Photo Mar 28, 5 08 53 PM OH Single Arm Weight Walks 2 Shoulder Shrug Drill 2 EndPhoto Nov 30, 12 30 43 PM

Along with this inherent hyper mobility she had a huge difference in how far I could put her shoulder and how much she could move it herself against gravity with good control. When I tested her under dynamic conditions things continued to fall apart. Further support to why controlling skills was showing up, affecting her performance. She has a combination of some missing strength, but more importantly a lack of proper motor control/dynamic stability.

Having too much motion and instability can can lead to problems noted above, but it can also be dangerous for someone to be at risk for subluxation or dislocation. Recurrent shoulder/spine/elbow/hip instability can be a huge issue in gymnastics. On the same lines this large range of uncontrolled motion can also sometimes cause the nervous system to backfire due to the threat perception, and lock down areas to create stability. I have an opinion that many “tight” gymnasts may continue to fight an uphill battle working mobility when they really have dynamic instability issues as the root cause. This leads to frustration with coaches and gymnasts, but also a huge plateau in gymnastics performance with increasing injury risk.

This same concept also creates decreased gymnastics performance as power and force can not properly be created/absorbed from unstable structures. Creating stability throughout the body and being able to transfer force is a hallmark of successful gymnastics. Unstable shoulders, spines, and hips are a number one way to create “energy leaks” as Stuart McGill calls it to decrease power output. To increase power output and the bodies ability to accept/disperse force properly we need to train it to be optimally aligned with good strength and control under changing conditions. I think many readers are familiar with this, seeing very hypermobile gymnasts who struggle to “stay tight” and as a result leak out power during tumbling, vaulting, swinging bars, and so on.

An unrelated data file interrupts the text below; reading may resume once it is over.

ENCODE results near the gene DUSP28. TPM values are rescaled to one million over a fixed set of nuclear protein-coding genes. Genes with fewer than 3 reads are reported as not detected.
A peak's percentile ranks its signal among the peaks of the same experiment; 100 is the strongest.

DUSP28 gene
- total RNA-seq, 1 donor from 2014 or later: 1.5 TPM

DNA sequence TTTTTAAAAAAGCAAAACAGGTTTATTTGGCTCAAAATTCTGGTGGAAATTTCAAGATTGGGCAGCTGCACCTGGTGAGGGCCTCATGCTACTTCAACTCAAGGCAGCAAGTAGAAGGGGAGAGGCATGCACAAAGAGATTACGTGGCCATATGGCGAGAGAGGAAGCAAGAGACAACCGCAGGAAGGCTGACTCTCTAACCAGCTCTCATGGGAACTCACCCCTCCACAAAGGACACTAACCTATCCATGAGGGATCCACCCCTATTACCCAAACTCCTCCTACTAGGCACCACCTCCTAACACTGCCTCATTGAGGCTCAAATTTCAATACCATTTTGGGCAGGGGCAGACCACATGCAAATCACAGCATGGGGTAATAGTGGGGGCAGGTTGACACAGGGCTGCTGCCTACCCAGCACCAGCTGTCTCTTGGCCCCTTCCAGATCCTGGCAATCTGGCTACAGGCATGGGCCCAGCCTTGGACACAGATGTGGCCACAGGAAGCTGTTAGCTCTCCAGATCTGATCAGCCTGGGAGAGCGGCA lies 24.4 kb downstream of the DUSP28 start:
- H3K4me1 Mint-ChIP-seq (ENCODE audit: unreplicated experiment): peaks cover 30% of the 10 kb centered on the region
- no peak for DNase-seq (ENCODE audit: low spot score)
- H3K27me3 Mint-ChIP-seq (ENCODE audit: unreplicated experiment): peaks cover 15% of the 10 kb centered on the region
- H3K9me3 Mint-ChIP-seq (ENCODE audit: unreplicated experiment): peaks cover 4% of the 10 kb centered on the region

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I try to separate my gymnast into those that need more mobility work, and those who are better served with dynamic stability and control work. Certainly some gymnasts do need mobility work, but I would encourage people to first find out why they are tight then pursue correcting the true cause. Then, you can follow up appropriately with what needs to be done. I feel many gymnasts with plenty of motion are better served maintaining that motion and then focusing on how to control it with additional drills. Each gymnast is an individual with their own distinct movement profile, and I feel that it’s very important to take into account individual movement profiles for training just like we do with gymnastics skill development.

Concluding Thoughts

The take away I wanted to offer readers from this post is that I feel not every gymnast needs more flexibility work or getting pushed on for stretching. I think we quickly cross the line into dangerous territory of instability and micro trauma with such high force of gymnastics. Just because someone has plenty of motion during over splits or shoulder stretching doesn’t mean it automatically transfers over to skill work. I don’t encourage my hypermobile gymnasts to show off their Gumby like properties or keep cranking on mobility. As a parallel to this as a coach I don’t want to just keep pushing to see how far I can get them. Just because the gymnast has lots of motion certainly doesn’t mean they know how to safely access it or control it under load during gymnastics skills. Anytime you work gaining mobility with a gymnast, you have to make sure that you are following it or regularly working dynamic control/strength in that new range. This concept goes hand in hand with using proper skill progressions, technique, and practicing skills to understand control. Both parts are equally as important for training.

Due to this gymnast’s natural laxity and her displaying excessive motion with poor control I made the suggestion to temporarily reduce her bar volume while the pain revolves and replace that time with a dynamic stability program to do every day. When we do mobility work I have this gymnast work to maintain full range she needs for gymnastics skills, but not crank on herself into crazy ranges. So far so good with her case, but I’ll keep some updates as we move through season. For this gymnast it happened to be a painful shoulder, but I have seen very similar examples of excessive mobility causing problems in other areas of hips, lower backs, knees, and elbows. I think understanding some of these ideas is really important for the gymnastics world to always have in mind during training. That’s all for now, hope it was helpful.

 

Dave